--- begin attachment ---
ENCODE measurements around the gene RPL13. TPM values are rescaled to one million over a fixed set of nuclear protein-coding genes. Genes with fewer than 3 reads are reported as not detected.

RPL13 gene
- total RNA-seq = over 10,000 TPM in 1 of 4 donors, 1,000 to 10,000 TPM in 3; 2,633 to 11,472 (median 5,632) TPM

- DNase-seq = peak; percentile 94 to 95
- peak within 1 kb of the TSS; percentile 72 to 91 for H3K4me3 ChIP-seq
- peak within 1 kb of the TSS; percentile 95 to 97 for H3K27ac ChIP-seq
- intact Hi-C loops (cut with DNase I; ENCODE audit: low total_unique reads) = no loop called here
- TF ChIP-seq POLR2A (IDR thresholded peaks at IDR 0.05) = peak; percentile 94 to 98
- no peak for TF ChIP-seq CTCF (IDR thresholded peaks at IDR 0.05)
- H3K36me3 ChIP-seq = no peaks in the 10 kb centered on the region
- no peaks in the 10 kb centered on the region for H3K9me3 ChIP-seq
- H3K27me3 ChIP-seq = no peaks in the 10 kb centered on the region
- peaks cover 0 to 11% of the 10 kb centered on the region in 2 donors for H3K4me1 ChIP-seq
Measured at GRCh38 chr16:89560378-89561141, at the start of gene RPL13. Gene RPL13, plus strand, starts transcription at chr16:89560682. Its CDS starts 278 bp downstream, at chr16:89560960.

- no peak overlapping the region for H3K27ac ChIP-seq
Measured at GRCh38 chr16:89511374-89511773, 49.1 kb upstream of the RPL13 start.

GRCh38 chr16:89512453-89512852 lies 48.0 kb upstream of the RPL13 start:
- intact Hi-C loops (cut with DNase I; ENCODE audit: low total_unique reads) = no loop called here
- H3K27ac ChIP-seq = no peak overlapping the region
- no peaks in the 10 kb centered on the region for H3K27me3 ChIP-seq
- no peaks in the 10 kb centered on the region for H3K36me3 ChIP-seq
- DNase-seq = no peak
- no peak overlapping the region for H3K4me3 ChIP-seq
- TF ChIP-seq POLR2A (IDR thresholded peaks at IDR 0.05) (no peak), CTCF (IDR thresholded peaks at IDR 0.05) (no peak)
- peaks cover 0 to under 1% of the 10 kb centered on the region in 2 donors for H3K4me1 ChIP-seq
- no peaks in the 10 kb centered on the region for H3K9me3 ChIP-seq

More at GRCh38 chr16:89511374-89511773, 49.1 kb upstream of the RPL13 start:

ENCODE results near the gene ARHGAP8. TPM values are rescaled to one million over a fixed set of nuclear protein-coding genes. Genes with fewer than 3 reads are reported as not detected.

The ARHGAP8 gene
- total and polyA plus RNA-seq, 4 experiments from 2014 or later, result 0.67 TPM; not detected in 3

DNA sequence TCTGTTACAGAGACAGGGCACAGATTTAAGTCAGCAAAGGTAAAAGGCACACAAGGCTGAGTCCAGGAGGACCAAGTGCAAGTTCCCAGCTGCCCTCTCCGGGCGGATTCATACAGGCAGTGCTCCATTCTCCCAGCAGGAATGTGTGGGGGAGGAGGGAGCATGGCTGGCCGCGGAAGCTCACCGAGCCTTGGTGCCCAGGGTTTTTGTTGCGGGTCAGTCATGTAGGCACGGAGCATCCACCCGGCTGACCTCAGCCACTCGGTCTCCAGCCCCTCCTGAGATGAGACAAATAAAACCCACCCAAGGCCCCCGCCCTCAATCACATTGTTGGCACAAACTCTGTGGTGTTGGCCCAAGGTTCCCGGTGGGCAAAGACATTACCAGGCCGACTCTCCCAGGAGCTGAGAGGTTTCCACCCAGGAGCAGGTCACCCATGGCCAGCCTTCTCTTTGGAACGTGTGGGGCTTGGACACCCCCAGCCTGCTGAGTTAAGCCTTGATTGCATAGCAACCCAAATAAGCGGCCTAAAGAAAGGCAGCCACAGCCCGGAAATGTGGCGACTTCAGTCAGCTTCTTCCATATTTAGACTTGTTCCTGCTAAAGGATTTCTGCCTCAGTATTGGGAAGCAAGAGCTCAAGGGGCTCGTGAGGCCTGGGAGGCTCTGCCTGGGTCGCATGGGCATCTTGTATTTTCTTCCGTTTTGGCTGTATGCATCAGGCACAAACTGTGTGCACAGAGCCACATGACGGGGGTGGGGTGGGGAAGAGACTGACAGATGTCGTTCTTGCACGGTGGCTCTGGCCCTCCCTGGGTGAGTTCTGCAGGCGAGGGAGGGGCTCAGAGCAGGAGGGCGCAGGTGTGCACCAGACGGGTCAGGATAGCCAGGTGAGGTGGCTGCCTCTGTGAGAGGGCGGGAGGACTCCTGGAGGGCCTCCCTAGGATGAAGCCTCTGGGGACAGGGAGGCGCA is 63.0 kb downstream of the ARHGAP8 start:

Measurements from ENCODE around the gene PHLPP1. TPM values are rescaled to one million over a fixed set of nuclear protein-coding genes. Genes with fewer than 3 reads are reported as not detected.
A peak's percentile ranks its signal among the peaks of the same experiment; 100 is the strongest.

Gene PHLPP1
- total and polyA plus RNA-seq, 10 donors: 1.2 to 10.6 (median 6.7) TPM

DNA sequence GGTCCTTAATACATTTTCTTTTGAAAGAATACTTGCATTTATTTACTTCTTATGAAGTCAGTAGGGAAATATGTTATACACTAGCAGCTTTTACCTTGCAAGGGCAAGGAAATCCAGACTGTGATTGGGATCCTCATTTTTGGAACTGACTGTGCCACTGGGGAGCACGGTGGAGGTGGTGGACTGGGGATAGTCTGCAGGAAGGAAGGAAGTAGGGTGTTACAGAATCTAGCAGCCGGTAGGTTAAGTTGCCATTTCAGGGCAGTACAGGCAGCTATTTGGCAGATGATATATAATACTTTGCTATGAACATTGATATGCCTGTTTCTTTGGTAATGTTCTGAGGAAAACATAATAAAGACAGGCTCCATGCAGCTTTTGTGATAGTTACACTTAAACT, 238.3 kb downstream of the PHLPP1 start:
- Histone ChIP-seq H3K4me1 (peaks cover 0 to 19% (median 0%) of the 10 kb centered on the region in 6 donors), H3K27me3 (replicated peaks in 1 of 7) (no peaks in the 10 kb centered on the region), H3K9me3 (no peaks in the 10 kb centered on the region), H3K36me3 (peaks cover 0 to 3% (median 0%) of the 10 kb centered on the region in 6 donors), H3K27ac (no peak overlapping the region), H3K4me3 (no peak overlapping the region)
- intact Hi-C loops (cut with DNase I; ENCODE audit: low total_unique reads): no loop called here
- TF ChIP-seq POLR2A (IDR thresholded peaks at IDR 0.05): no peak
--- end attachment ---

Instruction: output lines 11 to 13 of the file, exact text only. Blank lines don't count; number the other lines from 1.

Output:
- no peaks in the 10 kb centered on the region for H3K9me3 ChIP-seq
- H3K27me3 ChIP-seq = no peaks in the 10 kb centered on the region
- peaks cover 0 to 11% of the 10 kb centered on the region in 2 donors for H3K4me1 ChIP-seq